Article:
- Footage of people chanting "gas the Jews" on the steps of the Sydney Opera House that drew global outrage and caused a domestic political firestorm was almost certainly wrongly captioned, police say.
- Insurers have been warned by Australia's financial watchdog that how they treat policyholders will be monitored, and penalties will be considered for companies that don't do the right thing. A parliamentary inquiry has been told of hostile and under-handed behaviour by insurance companies, as it investigates how the industry responded to floods across Victoria, Queensland and NSW.
THEY SAID IT: "The choking humidity makes amphibians of us all, in Bombay, breathing water in air; you learn to live with it, and you learn to like it, or you leave." - Gregory David Roberts, author of Shantaram
YOU SAID IT: Monster utes, scant driver training and more cars and trucks on the road mean the rising road toll is no accident.
Ian has a theory: "I think there is another factor that explains at least part of its surge in the last year or so and that is immigration. A major proportion of these immigrants are students, many of whom have become new drivers in this country. Further, even considering non-student immigration, our new people mostly come from countries where private car ownership is not the norm. This group represents an additional cohort of new drivers in Australia once they get their licences. The first few years of driving a car are the dangerous years particularly if you are young and male. The road accident statistics kept hidden from us would quickly reveal whether and how much the recent surge in immigration contributes to the spike in the road toll."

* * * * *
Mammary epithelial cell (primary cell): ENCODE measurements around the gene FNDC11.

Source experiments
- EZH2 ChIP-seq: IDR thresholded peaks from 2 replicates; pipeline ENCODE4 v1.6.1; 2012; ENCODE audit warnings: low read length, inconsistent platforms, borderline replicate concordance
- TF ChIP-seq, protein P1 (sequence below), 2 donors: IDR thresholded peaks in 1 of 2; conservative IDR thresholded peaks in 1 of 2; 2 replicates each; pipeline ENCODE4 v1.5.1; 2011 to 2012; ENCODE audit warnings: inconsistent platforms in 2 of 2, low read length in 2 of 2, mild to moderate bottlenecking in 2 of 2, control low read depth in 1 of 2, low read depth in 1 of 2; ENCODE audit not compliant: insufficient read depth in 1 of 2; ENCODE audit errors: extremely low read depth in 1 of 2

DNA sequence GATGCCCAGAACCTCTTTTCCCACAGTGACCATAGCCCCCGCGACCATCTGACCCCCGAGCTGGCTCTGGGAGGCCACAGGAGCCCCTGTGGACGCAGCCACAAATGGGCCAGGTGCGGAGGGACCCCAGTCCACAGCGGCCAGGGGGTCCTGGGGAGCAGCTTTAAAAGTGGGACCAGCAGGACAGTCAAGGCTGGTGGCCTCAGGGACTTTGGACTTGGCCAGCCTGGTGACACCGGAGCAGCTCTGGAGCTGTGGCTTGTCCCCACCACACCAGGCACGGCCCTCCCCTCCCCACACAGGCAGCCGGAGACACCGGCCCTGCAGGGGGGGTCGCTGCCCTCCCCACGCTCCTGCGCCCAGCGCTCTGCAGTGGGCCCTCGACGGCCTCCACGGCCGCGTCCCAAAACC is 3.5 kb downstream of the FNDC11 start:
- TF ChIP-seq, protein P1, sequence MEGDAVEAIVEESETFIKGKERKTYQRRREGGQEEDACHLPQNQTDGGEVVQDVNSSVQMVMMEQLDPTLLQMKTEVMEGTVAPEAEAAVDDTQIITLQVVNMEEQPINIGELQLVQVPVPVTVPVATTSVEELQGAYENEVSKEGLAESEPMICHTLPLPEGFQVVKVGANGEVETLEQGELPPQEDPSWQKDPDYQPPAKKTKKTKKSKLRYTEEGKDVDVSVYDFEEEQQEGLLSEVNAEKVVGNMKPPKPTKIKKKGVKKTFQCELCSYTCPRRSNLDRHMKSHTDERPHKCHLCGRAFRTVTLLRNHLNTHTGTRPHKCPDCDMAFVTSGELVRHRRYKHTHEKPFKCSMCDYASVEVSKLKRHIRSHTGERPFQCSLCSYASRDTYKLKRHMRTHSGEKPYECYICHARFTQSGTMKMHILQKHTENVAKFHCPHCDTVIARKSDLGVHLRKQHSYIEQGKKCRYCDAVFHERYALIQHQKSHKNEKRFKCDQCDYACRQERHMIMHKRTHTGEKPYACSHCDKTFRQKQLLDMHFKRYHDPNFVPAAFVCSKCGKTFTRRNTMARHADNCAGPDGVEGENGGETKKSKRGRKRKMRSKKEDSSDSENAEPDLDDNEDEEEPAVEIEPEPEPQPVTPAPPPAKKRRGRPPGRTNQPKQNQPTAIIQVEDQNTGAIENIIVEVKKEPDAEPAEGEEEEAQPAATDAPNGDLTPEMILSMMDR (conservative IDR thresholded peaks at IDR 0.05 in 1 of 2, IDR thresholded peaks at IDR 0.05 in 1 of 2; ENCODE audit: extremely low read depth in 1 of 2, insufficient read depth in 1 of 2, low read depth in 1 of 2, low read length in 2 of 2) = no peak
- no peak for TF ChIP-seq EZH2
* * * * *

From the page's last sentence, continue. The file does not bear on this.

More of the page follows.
David suggests other factors: "Tailgating by man-babies driving massive 4WDs - you should have to pass a driving test for a heavy vehicle before you are able to buy one - so many drivers have enormous difficulty driving and parking these beasts. Speed limits now seem to be minimums not maximums - cars should be speed limited just like many trucks. The parlous state of the roads due to severe weather events - whatever happened to driving to the conditions?"
"All of the factors Garry describes could be culprits in the sudden rise in road deaths - but how do we know whether they really are?" asks Bruce. "Just one example: I'm very anti-SUV, but is there statistical evidence that the percentage of road deaths involving SUVs is greater than the percentage of passenger vehicles which are SUVs? My uninformed opinion is irrelevant, as is anybody else's. We need the statistics about which factors correlate with road deaths."
Belinda writes: "I don't believe self-driving cars are the answer due to the state of our roads. I drove over a new section of road recently and found the old road after it smoother. If we can't build decent roads we have no chance of decreasing the road toll. Big SUVs seem to like to fly past everyone on the road to get to the front and then slow right down. This is a cause for accidents. Another problem is when they come up behind you and stick too close until they can get around you. I drive on rural roads and if I have to brake for an animal I will wear the car behind me as well."
"I drive 70,000 kilometres a year in my jobs as a farm equipment salesman," writes Chris. "I also escort oversize loads all over the eastern states. Many drivers have no idea or driving skills. We don't teach people to drive, only to pass the test. The will fail the test if they can't park. But there is no test for 100-110kmh. We should have to pass some driving test after five years."